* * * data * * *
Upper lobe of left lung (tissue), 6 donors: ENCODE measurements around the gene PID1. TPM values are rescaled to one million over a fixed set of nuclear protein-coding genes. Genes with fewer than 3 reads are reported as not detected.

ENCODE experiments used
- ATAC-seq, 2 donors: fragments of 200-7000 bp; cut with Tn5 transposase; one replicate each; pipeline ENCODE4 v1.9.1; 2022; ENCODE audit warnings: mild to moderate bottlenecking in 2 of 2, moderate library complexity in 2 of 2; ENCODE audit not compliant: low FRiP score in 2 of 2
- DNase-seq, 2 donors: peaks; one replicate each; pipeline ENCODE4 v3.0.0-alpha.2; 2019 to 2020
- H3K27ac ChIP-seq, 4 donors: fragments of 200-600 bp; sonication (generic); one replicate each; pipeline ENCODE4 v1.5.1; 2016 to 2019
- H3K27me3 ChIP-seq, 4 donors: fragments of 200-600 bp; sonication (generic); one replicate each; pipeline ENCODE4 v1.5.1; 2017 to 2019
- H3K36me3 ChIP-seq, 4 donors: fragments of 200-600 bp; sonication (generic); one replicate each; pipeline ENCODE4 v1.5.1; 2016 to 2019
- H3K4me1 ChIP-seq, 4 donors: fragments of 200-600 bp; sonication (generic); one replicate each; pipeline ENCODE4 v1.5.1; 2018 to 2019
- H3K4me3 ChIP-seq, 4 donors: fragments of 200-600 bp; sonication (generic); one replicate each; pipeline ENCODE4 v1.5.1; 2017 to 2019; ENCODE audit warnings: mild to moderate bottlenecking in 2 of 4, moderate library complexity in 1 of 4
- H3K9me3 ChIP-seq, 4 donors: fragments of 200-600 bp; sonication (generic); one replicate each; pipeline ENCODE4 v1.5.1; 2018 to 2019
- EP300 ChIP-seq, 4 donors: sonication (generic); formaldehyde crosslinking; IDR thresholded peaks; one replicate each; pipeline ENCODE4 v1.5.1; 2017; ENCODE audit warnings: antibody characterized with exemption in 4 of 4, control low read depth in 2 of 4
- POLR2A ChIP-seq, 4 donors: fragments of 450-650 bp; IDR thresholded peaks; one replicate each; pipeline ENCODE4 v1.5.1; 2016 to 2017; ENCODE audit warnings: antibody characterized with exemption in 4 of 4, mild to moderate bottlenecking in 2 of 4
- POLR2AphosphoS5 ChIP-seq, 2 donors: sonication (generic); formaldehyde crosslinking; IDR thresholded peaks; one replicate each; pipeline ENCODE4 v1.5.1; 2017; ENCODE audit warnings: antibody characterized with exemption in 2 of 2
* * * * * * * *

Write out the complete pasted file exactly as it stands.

Upper lobe of left lung (tissue), 6 donors: ENCODE measurements around the gene PID1. TPM values are rescaled to one million over a fixed set of nuclear protein-coding genes. Genes with fewer than 3 reads are reported as not detected.

ENCODE experiments used
- ATAC-seq, 2 donors: fragments of 200-7000 bp; cut with Tn5 transposase; one replicate each; pipeline ENCODE4 v1.9.1; 2022; ENCODE audit warnings: mild to moderate bottlenecking in 2 of 2, moderate library complexity in 2 of 2; ENCODE audit not compliant: low FRiP score in 2 of 2
- DNase-seq, 2 donors: peaks; one replicate each; pipeline ENCODE4 v3.0.0-alpha.2; 2019 to 2020
- H3K27ac ChIP-seq, 4 donors: fragments of 200-600 bp; sonication (generic); one replicate each; pipeline ENCODE4 v1.5.1; 2016 to 2019
- H3K27me3 ChIP-seq, 4 donors: fragments of 200-600 bp; sonication (generic); one replicate each; pipeline ENCODE4 v1.5.1; 2017 to 2019
- H3K36me3 ChIP-seq, 4 donors: fragments of 200-600 bp; sonication (generic); one replicate each; pipeline ENCODE4 v1.5.1; 2016 to 2019
- H3K4me1 ChIP-seq, 4 donors: fragments of 200-600 bp; sonication (generic); one replicate each; pipeline ENCODE4 v1.5.1; 2018 to 2019
- H3K4me3 ChIP-seq, 4 donors: fragments of 200-600 bp; sonication (generic); one replicate each; pipeline ENCODE4 v1.5.1; 2017 to 2019; ENCODE audit warnings: mild to moderate bottlenecking in 2 of 4, moderate library complexity in 1 of 4
- H3K9me3 ChIP-seq, 4 donors: fragments of 200-600 bp; sonication (generic); one replicate each; pipeline ENCODE4 v1.5.1; 2018 to 2019
- EP300 ChIP-seq, 4 donors: sonication (generic); formaldehyde crosslinking; IDR thresholded peaks; one replicate each; pipeline ENCODE4 v1.5.1; 2017; ENCODE audit warnings: antibody characterized with exemption in 4 of 4, control low read depth in 2 of 4
- POLR2A ChIP-seq, 4 donors: fragments of 450-650 bp; IDR thresholded peaks; one replicate each; pipeline ENCODE4 v1.5.1; 2016 to 2017; ENCODE audit warnings: antibody characterized with exemption in 4 of 4, mild to moderate bottlenecking in 2 of 4
- POLR2AphosphoS5 ChIP-seq, 2 donors: sonication (generic); formaldehyde crosslinking; IDR thresholded peaks; one replicate each; pipeline ENCODE4 v1.5.1; 2017; ENCODE audit warnings: antibody characterized with exemption in 2 of 2